James R. Jones, professor at Rutgers University – Newark , examines data surrounding the racial disparities in paid congressional internships. The Research Brief is a short take about interesting academic work.

The big idea

When it comes to paid congressional internships, white students get more than their fair share, but Black and Latino students don’t get enough.

That is the key finding of a new report I co-authored with Tiffany Win and Carlos Mark Vera for Pay Our Interns, a Washington, D.C.-based nonprofit that is pushing to increase the number of paid internships in various sectors.

These racial disparities come despite 2018 legislation that provides House and Senate offices with allowances exclusively for paid internships. I investigated whom congressional offices hired with these allowances during the first year that this funding was available in 2019.

I found that while white students make up only 56% of undergraduate college students nationwide, they accounted for 76% of paid interns in Congress. In contrast, Black and Latino students make up 14% and 19% of all undergraduates, respectively, but accounted for only 6.7% and 7.9% of paid congressional interns, respectively.

Why it matters

Racial representation among paid congressional internships is important because internships often lead to paid staff positions. In a 2020 study of congressional staff, over 50% indicated that they started their careers on Capitol Hill as interns. Accordingly, if people of color are underrepresented among paid congressional interns, they will similarly be underrepresented among legislative staff.

That matters because congressional staff are important behind-the-scenes actors in making American law. They provide critical advice, guidance and analysis to lawmakers. Congressional staffers are also involved in nearly all dimensions of legislative work, from coming up with ideas to providing services for constituents to the oversight of the federal government and day-to-day operations of the legislature.

internships,

Photo by August de Richelieu from Pexels

If the only staffers in the room advising members of Congress on policymaking decisions are white, then the policies this nation makes may not be as richly informed as they would otherwise be.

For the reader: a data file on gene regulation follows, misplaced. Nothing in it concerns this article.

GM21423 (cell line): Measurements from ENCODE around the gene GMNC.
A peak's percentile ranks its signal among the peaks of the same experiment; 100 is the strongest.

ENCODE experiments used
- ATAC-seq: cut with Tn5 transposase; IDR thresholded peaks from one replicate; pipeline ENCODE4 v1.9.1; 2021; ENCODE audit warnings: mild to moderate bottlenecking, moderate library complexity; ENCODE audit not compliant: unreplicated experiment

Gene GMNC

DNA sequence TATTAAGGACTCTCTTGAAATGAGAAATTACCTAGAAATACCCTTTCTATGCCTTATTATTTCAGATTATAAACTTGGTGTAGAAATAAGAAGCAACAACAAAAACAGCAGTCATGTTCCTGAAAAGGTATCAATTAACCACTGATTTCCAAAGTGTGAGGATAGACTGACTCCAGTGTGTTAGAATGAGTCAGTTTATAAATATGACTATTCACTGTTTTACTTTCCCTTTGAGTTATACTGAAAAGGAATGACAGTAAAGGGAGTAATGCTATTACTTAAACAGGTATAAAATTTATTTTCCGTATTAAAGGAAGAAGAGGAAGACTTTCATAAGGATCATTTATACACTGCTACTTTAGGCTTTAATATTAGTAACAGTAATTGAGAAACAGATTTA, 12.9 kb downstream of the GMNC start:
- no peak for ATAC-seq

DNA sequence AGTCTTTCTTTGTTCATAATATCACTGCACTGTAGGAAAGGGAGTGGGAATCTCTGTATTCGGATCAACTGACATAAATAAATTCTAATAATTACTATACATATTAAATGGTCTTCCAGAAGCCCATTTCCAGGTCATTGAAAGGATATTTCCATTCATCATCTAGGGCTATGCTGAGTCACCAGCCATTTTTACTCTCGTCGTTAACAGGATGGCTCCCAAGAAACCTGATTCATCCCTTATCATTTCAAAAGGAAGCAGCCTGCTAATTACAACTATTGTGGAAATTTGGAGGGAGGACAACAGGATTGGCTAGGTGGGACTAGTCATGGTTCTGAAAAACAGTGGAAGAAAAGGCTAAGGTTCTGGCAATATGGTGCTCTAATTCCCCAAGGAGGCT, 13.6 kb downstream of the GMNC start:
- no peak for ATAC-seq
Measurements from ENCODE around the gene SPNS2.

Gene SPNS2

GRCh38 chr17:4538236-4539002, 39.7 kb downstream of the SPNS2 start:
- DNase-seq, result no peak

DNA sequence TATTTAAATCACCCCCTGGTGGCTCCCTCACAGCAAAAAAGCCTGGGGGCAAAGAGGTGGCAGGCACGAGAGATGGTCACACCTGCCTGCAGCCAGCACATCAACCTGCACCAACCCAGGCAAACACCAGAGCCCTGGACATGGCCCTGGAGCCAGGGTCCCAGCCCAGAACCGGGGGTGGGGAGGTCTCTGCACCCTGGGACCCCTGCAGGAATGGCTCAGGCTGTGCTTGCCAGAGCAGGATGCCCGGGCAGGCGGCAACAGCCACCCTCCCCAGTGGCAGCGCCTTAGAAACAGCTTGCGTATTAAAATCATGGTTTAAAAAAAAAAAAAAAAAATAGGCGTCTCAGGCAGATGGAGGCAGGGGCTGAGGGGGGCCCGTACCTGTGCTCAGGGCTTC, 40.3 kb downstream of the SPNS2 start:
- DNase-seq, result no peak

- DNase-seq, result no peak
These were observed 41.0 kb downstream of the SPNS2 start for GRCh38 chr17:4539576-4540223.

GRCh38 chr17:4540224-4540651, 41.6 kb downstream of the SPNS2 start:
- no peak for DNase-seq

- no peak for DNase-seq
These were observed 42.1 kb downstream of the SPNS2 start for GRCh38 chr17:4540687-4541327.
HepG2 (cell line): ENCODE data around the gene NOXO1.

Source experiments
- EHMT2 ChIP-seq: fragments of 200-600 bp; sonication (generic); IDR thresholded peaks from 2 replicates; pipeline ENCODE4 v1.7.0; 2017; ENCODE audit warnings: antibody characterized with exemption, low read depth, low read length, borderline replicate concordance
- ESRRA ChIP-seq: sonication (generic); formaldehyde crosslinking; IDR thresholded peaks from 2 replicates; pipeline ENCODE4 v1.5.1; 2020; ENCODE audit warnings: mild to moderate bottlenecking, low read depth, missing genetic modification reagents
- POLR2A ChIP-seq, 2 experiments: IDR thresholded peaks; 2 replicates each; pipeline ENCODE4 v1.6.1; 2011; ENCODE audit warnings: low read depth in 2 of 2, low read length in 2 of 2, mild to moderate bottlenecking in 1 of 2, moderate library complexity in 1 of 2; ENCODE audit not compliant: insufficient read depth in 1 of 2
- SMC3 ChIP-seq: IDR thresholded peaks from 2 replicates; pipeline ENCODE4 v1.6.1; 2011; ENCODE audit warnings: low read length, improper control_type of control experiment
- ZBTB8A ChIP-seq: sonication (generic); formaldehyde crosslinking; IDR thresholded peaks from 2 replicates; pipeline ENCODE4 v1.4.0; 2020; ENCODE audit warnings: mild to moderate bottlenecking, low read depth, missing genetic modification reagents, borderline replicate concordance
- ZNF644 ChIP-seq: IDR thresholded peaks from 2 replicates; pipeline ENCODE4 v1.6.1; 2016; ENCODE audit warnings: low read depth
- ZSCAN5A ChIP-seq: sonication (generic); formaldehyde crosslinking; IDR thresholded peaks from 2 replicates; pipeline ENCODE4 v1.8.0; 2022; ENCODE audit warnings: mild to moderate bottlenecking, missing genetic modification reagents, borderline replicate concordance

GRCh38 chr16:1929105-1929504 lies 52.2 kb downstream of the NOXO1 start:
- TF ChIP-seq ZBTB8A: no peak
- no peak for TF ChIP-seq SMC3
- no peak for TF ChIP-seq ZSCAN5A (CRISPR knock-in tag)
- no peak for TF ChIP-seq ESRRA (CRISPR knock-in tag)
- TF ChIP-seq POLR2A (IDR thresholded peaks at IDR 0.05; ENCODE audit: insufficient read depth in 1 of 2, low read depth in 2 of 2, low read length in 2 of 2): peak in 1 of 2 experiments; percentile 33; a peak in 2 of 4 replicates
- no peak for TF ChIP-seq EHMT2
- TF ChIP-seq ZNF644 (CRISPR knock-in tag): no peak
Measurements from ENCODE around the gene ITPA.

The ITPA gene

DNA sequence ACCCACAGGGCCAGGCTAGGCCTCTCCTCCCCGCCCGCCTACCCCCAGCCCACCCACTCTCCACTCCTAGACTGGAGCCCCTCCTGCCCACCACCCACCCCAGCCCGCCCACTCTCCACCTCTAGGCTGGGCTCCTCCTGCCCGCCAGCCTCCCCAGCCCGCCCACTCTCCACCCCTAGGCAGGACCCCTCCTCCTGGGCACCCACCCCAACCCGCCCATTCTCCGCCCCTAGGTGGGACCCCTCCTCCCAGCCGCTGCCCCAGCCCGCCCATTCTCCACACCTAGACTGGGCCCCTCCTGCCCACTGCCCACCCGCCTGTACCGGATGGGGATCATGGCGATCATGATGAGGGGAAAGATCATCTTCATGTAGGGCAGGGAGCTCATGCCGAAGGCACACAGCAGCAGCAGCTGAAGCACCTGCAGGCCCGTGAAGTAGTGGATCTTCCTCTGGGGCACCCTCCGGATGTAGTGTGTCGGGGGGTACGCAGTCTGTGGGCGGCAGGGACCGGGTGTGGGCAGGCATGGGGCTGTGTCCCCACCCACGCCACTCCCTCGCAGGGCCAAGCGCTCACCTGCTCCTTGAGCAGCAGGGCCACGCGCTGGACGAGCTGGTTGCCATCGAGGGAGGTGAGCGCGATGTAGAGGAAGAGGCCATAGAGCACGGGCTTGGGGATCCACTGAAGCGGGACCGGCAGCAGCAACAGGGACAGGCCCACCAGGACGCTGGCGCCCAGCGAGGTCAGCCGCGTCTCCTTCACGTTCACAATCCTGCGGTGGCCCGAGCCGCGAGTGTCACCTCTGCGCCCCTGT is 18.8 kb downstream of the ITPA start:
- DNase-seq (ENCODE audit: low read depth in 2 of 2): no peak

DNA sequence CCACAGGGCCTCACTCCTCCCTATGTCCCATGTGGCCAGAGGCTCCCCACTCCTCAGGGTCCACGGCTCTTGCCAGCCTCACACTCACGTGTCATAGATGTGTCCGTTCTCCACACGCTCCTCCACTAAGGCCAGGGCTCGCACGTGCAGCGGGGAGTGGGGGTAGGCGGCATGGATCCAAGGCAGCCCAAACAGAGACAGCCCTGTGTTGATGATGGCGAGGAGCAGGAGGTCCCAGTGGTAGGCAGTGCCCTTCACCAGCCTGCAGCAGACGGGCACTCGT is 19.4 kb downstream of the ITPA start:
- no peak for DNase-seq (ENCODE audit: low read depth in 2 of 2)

In addition, congressional employment provides a stepping stone to elected office. Today, the highest-ranking women in government, Vice President Kamala Harris and Speaker of the House Nancy Pelosi, both began their political careers as congressional interns.

When people get firsthand experience with how American democracy works, it better enables them to see themselves as leaders and public servants.

What still isn’t known

While our report examines the racial makeup of paid congressional interns, Congress does not collect or publish data on unpaid interns. To this end, it’s not known how many unpaid interns there are or the racial makeup of this group. Some congressional offices may pay their interns with funding beyond the allowances they get for interns, but we don’t believe many do.

What’s next

There are still a lot of unknowns about who works in Congress. My future research will continue to examine racial representation among congressional staff and the mechanisms that lead to racial inequities on Capitol Hill. I also plan to continue to urge Congress to adopt more transparent hiring practices so that this problem can be better understood.

You might be interested: So-called ‘good’ suburban schools often require trade-offs for Latino students

How we do our work

We analyzed congressional payroll data, which provides the names of every paid intern. From the list of people who interned in Congress between April and September 2019, Pay Our Interns researchers conducted an online search for photographs, social backgrounds and past employment data of all interns. We obtained data from a variety of sources, including Linkedin, Facebook and Twitter. We collected racial demographic data for 96% of Senate interns and 95% of House interns.The Conversation

James R. Jones, Assistant Professor of African American and African Studies, Rutgers University – Newark

This article is republished from The Conversation under a Creative Commons license. Read the original article.

latinos nominated to the cabinet

A closer look at the Latinos nominated to Biden’s Cabinet

Many changes are underway as we settle into the new presidency. Among issues of immigration reform and COVID-19 relief, another key topic is that of President Biden’s cabinet nominations. Representation and diversity have been central to President Biden’s choices for top White House positions. During the 2020 election, he promised to nominate “the most diverse Cabinet in history,” stressing that he wanted leaders that look like America. Among the Cabinet nominations are many historic firsts including multiple Latinos nominated to the Cabinet. 

Julie Chávez Rodriguez has been appointed as Biden’s director of the Office of Intergovernmental Relations (Photo credit: White house photo office, Public domain, via Wikimedia Commons)

“A Cabinet that looks like America”

The Cabinet’s role is to advise the President on any subject he or she may require relating to the duties of each member’s respective office and comprises some of the most senior positions in the executive branch. Historically until now, these positions have remained mostly male and white. However, if all of Biden’s nominees are confirmed, his Cabinet will contain more women and people of color than any other Cabinet in U.S. history.